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Stimulate debate activity

Public concern about the quality of our food is rising. Newspapers are full of stories about our health and the safety of what we eat.

However, the food issue runs far deeper than this. The way we produce and distribute food may also be contributing to less obvious - and less headline grabbing - problems.

Rural unemployment, traffic congestion, pollution and loss of wildlife are all part of this wider picture.

But who do you believe? There are many conflicting opinions and it is no wonder that students (and teachers) can confuse many of the issues.

Curriculum links

England and Wales - Life Processes and Living Things (5) (b) (Double): how the impact of human activity on the environment is related to social and economic factors, including population size, industrial processes and levels of consumption and waste, and (g) how food production and distribution systems can be managed to improve the efficiency of energy transfer.

Northern Ireland - Living Organisms and Life Processes - Environment (d): understand how food production involves the management of ecosystems.


Student Sheet 1


More able groups may choose to debate all the issues raised in this article, while less able groups may concentrate on a few of the more interesting points. Poster work may allow those individuals less confident about voicing their opinions to express their views. 

Age range

14 - 16

The activity

This activity takes the form of a short article, introducing the major advantages and disadvantages of large scale, intensive farming.

The overall aim of the activity is for pupils to understand the issues and recognise the viewpoints of those who have an interest in farming. This should help pupils to approach with confidence the more complex and politically loaded issues, such as the use of Genetically Modified Organisms (GMOs) and the BSE crisis.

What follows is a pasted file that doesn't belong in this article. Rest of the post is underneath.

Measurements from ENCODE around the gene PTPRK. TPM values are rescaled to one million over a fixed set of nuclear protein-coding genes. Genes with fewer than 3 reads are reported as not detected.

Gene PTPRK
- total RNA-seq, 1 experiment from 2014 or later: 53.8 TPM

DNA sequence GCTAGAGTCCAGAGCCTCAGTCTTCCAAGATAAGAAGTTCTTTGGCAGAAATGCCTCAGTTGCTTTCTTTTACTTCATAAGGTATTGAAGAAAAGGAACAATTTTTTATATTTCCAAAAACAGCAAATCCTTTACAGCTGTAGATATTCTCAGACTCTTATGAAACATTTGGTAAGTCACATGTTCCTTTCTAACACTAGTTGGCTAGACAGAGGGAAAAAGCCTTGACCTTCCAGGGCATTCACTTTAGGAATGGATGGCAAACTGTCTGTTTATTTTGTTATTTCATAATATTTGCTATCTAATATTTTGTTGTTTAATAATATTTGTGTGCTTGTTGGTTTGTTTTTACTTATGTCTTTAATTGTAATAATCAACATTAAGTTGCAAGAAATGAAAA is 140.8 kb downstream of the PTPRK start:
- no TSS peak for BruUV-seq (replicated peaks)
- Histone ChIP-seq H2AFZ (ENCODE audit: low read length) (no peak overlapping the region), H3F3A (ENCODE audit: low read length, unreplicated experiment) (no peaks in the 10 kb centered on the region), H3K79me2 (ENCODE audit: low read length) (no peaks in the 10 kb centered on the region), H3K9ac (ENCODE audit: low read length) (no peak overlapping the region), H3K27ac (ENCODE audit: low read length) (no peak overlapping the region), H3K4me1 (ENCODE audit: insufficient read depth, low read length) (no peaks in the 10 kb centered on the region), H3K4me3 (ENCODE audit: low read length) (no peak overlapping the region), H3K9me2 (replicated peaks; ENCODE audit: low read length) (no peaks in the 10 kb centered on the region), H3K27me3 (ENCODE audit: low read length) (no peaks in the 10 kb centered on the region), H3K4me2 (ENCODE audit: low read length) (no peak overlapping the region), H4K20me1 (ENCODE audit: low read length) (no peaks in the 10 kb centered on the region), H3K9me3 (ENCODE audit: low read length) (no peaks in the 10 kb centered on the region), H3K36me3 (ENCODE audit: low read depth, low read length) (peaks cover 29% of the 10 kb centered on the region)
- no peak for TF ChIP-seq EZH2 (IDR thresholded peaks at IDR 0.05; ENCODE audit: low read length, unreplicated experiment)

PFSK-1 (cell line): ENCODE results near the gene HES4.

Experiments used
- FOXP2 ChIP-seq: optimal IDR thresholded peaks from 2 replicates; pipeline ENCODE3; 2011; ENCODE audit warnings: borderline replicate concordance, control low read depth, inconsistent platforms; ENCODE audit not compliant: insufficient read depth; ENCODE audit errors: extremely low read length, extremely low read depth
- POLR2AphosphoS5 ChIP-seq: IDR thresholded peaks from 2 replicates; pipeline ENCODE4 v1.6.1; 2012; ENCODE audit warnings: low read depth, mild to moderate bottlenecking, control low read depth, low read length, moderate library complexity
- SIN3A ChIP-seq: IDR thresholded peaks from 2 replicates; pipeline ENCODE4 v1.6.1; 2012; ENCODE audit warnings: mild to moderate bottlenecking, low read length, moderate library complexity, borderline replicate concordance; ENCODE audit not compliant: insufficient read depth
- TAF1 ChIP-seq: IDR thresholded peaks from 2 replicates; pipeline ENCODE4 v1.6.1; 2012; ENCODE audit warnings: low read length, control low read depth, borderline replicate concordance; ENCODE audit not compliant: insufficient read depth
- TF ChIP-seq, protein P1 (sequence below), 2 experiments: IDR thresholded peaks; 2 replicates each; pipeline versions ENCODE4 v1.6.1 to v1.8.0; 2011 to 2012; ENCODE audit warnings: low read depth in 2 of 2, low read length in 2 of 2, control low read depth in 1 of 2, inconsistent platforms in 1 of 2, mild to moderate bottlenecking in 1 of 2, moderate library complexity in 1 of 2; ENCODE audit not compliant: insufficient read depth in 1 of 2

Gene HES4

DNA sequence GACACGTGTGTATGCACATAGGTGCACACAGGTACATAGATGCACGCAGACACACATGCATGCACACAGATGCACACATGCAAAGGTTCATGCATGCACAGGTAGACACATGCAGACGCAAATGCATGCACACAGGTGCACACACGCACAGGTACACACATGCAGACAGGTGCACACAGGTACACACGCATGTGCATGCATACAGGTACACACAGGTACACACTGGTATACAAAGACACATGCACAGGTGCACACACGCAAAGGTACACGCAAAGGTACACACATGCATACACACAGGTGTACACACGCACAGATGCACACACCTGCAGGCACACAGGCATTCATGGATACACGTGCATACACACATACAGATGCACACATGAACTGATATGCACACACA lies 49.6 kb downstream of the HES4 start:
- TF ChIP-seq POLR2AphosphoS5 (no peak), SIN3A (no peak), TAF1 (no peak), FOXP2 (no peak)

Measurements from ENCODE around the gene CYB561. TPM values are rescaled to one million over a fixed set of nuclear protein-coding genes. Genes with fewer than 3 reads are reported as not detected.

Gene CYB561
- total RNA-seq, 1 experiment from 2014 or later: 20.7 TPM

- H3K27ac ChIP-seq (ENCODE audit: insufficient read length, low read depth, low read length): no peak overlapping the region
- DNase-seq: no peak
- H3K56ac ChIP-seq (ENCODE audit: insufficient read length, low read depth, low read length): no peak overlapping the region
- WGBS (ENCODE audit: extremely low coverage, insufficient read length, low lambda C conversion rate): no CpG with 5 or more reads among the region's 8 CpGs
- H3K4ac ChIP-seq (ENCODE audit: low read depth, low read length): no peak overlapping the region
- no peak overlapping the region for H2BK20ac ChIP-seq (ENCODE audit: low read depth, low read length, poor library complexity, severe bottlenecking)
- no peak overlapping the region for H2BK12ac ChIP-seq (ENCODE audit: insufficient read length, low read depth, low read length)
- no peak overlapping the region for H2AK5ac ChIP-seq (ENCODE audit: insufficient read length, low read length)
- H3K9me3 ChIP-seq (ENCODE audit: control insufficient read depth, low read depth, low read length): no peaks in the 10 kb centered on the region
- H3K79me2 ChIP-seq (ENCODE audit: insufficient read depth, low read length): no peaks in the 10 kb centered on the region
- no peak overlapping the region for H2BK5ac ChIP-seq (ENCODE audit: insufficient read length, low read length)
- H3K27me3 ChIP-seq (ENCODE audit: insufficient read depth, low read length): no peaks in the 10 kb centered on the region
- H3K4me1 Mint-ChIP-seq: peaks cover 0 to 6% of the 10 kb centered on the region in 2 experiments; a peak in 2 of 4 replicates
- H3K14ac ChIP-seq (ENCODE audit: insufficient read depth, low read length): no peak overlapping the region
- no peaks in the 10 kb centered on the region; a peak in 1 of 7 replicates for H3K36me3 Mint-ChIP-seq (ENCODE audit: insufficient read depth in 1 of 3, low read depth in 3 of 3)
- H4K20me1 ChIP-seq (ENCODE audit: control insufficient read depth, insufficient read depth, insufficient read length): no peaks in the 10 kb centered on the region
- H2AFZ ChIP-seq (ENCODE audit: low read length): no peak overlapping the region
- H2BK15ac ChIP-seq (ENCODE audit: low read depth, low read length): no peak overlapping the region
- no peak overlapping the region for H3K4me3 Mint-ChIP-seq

The article itself is not intended to be fully informative or comprehensive. As the title suggests, it is designed to stimulate a debate and to encourage students to think about the issues for themselves.

It could be used as a stimulus for project work, small group discussions or a whole class debate on the impacts of farming on the environment as a whole. You could also focus on one of the issues highlighted in the article, such as the use of agrochemicals or the loss of hedgerows.


You may want to ask pupils to compare prices of organic and non organic fruit and vegetables before you attempt this. If you are an urban school, you could ask them to monitor the media for a week preceding the lesson to see how many and what sort of farming (and rural?) issues come up. If you are a rural school, you could monitor the media and get pupils to ask adults who have lived in the area for a long time whether they think the countryside has changed and in what ways (eg less farming people and more people from the towns, less wildlife, less services, more roads, etc).

Check that students understand the term intensive farming

The activity

Print enough copies of the article or download it onto the system, so that everyone has access to it. Depending on the class ability, you may want to read it together and discuss it as you go along, to ensure that pupils understand that two subjective views are being given. After this, pupils could do their own research on the internet, or with articles they have brought in from the press - or you could make the process easier and quicker by bringing in some cuttings and articles.

How does the information you/they have collected compare to the information presented in the article? What sort of organisations/individuals might take the polarised views stated in the article?

Extension activities 

See Teacher's Introduction